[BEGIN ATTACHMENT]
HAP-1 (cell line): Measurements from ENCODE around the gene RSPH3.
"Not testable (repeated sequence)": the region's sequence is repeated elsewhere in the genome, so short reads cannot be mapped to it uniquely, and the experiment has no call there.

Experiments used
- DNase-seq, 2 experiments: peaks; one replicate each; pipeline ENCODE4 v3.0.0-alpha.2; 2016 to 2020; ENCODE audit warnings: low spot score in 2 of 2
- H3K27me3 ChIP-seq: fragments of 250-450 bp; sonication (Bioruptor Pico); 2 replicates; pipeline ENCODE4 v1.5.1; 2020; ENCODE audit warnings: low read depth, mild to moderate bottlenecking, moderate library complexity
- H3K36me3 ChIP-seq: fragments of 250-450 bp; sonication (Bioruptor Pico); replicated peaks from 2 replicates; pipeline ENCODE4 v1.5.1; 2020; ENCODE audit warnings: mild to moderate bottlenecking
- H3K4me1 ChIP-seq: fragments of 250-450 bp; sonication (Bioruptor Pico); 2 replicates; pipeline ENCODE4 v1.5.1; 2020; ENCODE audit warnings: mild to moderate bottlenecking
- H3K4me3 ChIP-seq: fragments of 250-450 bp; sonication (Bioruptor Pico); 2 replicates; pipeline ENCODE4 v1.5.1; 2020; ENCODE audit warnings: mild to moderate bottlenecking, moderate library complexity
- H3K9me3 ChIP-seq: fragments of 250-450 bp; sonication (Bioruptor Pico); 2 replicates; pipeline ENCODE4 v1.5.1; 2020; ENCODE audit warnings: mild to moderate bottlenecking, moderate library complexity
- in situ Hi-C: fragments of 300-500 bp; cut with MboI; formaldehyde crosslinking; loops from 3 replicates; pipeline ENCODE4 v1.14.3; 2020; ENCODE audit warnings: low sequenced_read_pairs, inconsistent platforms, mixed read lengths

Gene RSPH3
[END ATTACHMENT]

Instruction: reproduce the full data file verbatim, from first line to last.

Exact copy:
HAP-1 (cell line): Measurements from ENCODE around the gene RSPH3.
"Not testable (repeated sequence)": the region's sequence is repeated elsewhere in the genome, so short reads cannot be mapped to it uniquely, and the experiment has no call there.

Experiments used
- DNase-seq, 2 experiments: peaks; one replicate each; pipeline ENCODE4 v3.0.0-alpha.2; 2016 to 2020; ENCODE audit warnings: low spot score in 2 of 2
- H3K27me3 ChIP-seq: fragments of 250-450 bp; sonication (Bioruptor Pico); 2 replicates; pipeline ENCODE4 v1.5.1; 2020; ENCODE audit warnings: low read depth, mild to moderate bottlenecking, moderate library complexity
- H3K36me3 ChIP-seq: fragments of 250-450 bp; sonication (Bioruptor Pico); replicated peaks from 2 replicates; pipeline ENCODE4 v1.5.1; 2020; ENCODE audit warnings: mild to moderate bottlenecking
- H3K4me1 ChIP-seq: fragments of 250-450 bp; sonication (Bioruptor Pico); 2 replicates; pipeline ENCODE4 v1.5.1; 2020; ENCODE audit warnings: mild to moderate bottlenecking
- H3K4me3 ChIP-seq: fragments of 250-450 bp; sonication (Bioruptor Pico); 2 replicates; pipeline ENCODE4 v1.5.1; 2020; ENCODE audit warnings: mild to moderate bottlenecking, moderate library complexity
- H3K9me3 ChIP-seq: fragments of 250-450 bp; sonication (Bioruptor Pico); 2 replicates; pipeline ENCODE4 v1.5.1; 2020; ENCODE audit warnings: mild to moderate bottlenecking, moderate library complexity
- in situ Hi-C: fragments of 300-500 bp; cut with MboI; formaldehyde crosslinking; loops from 3 replicates; pipeline ENCODE4 v1.14.3; 2020; ENCODE audit warnings: low sequenced_read_pairs, inconsistent platforms, mixed read lengths

Gene RSPH3